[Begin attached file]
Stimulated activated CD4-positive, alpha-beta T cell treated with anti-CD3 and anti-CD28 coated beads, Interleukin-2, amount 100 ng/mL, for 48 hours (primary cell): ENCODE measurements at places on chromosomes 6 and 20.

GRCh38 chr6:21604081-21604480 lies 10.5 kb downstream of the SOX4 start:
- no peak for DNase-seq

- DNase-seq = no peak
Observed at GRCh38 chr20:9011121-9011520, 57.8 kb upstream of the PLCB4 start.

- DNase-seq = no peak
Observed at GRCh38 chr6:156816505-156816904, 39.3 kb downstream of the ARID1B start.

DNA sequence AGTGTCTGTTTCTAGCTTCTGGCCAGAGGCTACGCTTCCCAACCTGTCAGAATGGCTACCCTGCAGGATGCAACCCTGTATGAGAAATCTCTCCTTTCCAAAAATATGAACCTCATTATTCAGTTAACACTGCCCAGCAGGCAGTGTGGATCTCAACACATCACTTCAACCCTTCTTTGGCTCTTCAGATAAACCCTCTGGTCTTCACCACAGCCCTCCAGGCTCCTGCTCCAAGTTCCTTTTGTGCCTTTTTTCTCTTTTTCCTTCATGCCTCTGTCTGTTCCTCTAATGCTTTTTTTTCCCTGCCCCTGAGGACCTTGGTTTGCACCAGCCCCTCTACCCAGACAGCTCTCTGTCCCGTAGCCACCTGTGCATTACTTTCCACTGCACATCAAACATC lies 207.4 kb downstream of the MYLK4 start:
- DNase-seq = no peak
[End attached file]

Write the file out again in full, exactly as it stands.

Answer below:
Stimulated activated CD4-positive, alpha-beta T cell treated with anti-CD3 and anti-CD28 coated beads, Interleukin-2, amount 100 ng/mL, for 48 hours (primary cell): ENCODE measurements at places on chromosomes 6 and 20.

GRCh38 chr6:21604081-21604480 lies 10.5 kb downstream of the SOX4 start:
- no peak for DNase-seq

- DNase-seq = no peak
Observed at GRCh38 chr20:9011121-9011520, 57.8 kb upstream of the PLCB4 start.

- DNase-seq = no peak
Observed at GRCh38 chr6:156816505-156816904, 39.3 kb downstream of the ARID1B start.

DNA sequence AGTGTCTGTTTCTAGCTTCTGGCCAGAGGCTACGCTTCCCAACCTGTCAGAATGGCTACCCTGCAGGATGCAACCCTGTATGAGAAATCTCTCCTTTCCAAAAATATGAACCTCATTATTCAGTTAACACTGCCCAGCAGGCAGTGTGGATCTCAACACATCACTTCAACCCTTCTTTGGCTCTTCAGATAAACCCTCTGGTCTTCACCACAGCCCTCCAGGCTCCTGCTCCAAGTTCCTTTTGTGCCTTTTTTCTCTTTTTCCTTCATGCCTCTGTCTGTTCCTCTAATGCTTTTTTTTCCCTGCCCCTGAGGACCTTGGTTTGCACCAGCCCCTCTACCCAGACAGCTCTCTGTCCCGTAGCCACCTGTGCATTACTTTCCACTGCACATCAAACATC lies 207.4 kb downstream of the MYLK4 start:
- DNase-seq = no peak